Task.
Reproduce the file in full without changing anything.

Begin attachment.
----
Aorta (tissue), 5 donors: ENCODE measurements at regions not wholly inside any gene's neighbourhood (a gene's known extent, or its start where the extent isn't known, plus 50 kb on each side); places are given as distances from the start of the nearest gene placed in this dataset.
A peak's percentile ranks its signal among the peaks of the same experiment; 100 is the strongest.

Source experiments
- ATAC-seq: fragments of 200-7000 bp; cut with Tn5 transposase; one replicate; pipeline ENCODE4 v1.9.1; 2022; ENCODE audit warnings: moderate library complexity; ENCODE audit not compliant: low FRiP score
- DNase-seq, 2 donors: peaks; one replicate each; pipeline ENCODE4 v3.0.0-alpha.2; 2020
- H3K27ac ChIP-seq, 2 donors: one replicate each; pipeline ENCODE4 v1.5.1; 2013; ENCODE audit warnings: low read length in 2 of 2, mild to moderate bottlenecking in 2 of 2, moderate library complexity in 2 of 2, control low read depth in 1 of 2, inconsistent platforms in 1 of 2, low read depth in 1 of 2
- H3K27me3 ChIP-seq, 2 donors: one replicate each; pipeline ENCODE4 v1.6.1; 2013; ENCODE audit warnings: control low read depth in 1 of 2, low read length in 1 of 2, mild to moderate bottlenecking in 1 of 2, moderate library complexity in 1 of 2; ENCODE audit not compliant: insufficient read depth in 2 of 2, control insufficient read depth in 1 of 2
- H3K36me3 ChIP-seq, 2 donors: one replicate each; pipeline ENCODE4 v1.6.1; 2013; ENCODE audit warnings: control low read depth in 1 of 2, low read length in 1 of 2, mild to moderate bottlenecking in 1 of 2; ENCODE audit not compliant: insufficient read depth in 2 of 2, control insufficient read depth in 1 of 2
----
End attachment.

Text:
Aorta (tissue), 5 donors: ENCODE measurements at regions not wholly inside any gene's neighbourhood (a gene's known extent, or its start where the extent isn't known, plus 50 kb on each side); places are given as distances from the start of the nearest gene placed in this dataset.
A peak's percentile ranks its signal among the peaks of the same experiment; 100 is the strongest.

Source experiments
- ATAC-seq: fragments of 200-7000 bp; cut with Tn5 transposase; one replicate; pipeline ENCODE4 v1.9.1; 2022; ENCODE audit warnings: moderate library complexity; ENCODE audit not compliant: low FRiP score
- DNase-seq, 2 donors: peaks; one replicate each; pipeline ENCODE4 v3.0.0-alpha.2; 2020
- H3K27ac ChIP-seq, 2 donors: one replicate each; pipeline ENCODE4 v1.5.1; 2013; ENCODE audit warnings: low read length in 2 of 2, mild to moderate bottlenecking in 2 of 2, moderate library complexity in 2 of 2, control low read depth in 1 of 2, inconsistent platforms in 1 of 2, low read depth in 1 of 2
- H3K27me3 ChIP-seq, 2 donors: one replicate each; pipeline ENCODE4 v1.6.1; 2013; ENCODE audit warnings: control low read depth in 1 of 2, low read length in 1 of 2, mild to moderate bottlenecking in 1 of 2, moderate library complexity in 1 of 2; ENCODE audit not compliant: insufficient read depth in 2 of 2, control insufficient read depth in 1 of 2
- H3K36me3 ChIP-seq, 2 donors: one replicate each; pipeline ENCODE4 v1.6.1; 2013; ENCODE audit warnings: control low read depth in 1 of 2, low read length in 1 of 2, mild to moderate bottlenecking in 1 of 2; ENCODE audit not compliant: insufficient read depth in 2 of 2, control insufficient read depth in 1 of 2